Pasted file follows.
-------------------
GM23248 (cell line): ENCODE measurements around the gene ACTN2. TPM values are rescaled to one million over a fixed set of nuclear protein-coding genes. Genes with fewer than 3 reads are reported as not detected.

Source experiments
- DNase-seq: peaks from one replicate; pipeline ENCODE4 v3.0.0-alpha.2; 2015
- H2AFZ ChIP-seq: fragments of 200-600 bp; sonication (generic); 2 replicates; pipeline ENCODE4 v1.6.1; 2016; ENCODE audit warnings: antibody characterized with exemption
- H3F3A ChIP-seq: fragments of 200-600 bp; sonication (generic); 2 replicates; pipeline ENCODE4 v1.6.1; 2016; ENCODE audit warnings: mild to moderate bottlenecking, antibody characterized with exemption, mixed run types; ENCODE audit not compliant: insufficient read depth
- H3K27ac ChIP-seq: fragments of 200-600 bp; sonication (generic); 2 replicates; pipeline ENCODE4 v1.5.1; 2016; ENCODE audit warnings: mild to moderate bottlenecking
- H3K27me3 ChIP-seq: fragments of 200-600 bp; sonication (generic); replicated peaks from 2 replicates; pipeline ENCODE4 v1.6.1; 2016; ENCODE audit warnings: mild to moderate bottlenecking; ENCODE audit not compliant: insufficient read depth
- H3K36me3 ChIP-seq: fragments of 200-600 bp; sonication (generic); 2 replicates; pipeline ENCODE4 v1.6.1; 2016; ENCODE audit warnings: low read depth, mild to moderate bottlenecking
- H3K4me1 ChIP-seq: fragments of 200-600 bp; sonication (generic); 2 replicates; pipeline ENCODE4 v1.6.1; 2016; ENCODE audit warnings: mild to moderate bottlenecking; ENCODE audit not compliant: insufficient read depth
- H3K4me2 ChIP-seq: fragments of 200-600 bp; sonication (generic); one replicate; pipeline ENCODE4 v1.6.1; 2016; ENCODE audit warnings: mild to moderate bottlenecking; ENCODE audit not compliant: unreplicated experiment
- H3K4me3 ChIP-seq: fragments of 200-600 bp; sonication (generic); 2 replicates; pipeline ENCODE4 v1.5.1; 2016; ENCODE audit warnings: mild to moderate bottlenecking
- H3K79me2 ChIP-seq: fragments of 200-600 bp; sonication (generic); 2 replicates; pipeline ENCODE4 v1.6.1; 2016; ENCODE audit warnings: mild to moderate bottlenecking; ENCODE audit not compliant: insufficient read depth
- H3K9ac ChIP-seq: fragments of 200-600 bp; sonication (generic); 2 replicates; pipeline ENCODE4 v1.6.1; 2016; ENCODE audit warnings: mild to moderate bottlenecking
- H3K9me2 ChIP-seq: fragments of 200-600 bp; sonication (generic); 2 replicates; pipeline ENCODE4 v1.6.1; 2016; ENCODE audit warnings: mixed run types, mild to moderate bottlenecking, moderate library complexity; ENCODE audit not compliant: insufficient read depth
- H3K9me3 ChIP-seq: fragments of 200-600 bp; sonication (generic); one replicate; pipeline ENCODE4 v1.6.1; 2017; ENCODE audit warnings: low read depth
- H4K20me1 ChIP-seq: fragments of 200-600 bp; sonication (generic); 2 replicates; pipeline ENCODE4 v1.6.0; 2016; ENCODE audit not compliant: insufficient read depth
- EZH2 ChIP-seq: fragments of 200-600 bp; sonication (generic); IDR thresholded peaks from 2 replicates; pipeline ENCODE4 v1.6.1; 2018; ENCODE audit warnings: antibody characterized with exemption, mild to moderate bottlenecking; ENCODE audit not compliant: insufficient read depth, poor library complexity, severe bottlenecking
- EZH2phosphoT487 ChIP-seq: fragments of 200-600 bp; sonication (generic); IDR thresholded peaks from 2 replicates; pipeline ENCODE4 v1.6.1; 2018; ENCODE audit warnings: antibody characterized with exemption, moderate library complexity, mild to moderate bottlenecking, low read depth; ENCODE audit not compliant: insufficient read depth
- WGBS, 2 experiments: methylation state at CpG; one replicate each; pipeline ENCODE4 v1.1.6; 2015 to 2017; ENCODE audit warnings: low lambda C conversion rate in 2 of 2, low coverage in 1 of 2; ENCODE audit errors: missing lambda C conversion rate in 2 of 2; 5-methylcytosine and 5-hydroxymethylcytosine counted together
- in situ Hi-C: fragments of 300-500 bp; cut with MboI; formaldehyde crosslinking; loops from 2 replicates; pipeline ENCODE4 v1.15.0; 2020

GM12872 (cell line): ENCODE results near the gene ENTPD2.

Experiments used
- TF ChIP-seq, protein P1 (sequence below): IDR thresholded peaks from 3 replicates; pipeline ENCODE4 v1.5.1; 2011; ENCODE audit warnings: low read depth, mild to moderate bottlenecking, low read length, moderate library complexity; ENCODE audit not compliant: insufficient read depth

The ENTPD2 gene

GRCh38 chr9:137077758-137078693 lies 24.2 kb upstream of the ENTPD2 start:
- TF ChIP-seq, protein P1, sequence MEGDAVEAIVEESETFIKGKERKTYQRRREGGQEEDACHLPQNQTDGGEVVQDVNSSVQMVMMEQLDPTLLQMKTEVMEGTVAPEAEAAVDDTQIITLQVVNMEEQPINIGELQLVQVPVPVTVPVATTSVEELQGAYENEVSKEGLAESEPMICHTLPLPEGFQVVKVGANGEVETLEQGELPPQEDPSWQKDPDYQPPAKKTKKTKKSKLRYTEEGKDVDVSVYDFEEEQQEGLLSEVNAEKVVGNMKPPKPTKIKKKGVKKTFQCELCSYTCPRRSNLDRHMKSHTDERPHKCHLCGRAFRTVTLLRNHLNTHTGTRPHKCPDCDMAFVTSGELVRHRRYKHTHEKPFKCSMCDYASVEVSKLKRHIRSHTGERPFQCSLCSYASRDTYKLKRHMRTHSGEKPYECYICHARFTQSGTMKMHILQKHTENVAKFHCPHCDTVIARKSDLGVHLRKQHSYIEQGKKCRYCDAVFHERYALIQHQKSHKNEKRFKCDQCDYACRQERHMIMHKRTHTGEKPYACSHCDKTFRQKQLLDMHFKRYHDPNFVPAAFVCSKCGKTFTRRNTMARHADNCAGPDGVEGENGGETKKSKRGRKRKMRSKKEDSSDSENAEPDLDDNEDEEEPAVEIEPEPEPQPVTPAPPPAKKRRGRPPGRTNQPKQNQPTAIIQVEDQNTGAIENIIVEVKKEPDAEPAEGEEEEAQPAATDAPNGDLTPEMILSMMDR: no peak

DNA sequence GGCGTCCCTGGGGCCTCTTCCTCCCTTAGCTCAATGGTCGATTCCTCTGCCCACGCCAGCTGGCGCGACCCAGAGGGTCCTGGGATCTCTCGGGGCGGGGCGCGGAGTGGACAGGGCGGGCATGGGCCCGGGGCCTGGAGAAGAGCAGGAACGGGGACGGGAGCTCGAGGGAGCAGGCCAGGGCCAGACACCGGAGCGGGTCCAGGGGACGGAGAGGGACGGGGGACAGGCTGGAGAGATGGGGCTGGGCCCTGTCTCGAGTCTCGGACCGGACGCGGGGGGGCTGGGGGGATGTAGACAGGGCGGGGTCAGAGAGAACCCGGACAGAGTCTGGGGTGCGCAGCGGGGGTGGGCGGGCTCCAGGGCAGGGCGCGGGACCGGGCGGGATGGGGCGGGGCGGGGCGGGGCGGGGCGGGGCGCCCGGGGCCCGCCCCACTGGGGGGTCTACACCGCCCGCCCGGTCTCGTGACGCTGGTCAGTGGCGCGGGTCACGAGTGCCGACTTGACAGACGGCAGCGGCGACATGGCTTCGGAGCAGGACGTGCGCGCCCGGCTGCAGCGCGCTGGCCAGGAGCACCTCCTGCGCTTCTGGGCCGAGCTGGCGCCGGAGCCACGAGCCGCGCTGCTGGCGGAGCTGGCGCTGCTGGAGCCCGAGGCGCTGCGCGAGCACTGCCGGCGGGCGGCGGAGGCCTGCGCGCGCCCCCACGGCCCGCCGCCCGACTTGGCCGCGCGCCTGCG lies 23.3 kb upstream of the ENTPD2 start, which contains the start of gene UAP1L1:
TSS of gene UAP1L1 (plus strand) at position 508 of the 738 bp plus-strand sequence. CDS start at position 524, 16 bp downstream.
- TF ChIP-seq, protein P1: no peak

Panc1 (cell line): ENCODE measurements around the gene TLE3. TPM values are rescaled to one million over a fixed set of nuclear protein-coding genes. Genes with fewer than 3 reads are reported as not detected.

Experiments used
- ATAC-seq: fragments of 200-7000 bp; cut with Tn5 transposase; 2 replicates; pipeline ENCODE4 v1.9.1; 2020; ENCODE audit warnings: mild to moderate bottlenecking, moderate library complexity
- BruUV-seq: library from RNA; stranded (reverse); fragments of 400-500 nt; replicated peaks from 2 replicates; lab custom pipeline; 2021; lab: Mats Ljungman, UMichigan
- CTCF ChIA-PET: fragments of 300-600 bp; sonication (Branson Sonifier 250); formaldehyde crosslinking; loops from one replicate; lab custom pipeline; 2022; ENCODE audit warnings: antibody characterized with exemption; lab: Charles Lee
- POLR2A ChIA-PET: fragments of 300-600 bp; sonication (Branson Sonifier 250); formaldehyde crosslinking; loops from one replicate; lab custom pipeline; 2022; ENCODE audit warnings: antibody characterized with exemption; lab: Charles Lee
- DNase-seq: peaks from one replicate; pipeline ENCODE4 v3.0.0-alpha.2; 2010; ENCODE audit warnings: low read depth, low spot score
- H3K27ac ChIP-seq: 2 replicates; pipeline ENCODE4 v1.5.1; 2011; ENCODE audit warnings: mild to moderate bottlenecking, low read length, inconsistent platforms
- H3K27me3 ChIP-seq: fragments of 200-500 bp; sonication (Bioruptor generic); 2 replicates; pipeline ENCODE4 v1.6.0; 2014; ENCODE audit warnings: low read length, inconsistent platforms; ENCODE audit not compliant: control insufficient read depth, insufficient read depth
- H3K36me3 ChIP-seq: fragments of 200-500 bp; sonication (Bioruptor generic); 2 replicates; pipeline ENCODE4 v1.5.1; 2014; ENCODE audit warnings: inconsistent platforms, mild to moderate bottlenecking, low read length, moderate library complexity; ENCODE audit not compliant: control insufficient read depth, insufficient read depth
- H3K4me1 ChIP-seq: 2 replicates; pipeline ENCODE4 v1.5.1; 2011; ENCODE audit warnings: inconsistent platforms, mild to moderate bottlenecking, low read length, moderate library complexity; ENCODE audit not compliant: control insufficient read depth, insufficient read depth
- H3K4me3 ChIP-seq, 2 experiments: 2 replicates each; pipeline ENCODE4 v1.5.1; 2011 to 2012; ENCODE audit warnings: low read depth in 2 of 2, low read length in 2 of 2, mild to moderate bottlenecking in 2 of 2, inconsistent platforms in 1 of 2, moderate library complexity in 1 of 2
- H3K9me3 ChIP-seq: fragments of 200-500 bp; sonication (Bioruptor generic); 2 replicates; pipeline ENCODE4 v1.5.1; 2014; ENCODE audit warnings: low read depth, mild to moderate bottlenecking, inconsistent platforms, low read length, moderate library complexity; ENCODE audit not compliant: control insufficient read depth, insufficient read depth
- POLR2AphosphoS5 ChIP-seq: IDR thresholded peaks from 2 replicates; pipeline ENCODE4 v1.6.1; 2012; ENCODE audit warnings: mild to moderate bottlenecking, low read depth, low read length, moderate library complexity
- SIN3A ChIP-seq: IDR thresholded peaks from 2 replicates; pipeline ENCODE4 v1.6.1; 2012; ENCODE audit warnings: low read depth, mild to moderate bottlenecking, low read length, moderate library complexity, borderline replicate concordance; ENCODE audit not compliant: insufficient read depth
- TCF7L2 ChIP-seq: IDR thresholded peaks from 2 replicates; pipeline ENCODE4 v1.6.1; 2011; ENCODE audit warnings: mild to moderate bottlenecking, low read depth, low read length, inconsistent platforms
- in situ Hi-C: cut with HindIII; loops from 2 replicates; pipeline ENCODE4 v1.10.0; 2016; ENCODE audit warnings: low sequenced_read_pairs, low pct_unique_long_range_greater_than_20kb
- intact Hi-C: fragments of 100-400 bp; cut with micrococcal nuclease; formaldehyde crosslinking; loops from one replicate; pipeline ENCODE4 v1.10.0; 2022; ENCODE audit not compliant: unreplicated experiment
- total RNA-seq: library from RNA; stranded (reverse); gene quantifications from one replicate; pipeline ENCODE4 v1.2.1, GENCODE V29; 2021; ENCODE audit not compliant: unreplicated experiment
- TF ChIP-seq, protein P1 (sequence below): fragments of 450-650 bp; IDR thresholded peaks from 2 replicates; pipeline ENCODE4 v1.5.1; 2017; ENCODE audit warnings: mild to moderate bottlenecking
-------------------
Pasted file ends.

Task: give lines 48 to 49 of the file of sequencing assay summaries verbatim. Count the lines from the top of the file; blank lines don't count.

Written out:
- total RNA-seq: library from RNA; stranded (reverse); gene quantifications from one replicate; pipeline ENCODE4 v1.2.1, GENCODE V29; 2021; ENCODE audit not compliant: unreplicated experiment
- TF ChIP-seq, protein P1 (sequence below): fragments of 450-650 bp; IDR thresholded peaks from 2 replicates; pipeline ENCODE4 v1.5.1; 2017; ENCODE audit warnings: mild to moderate bottlenecking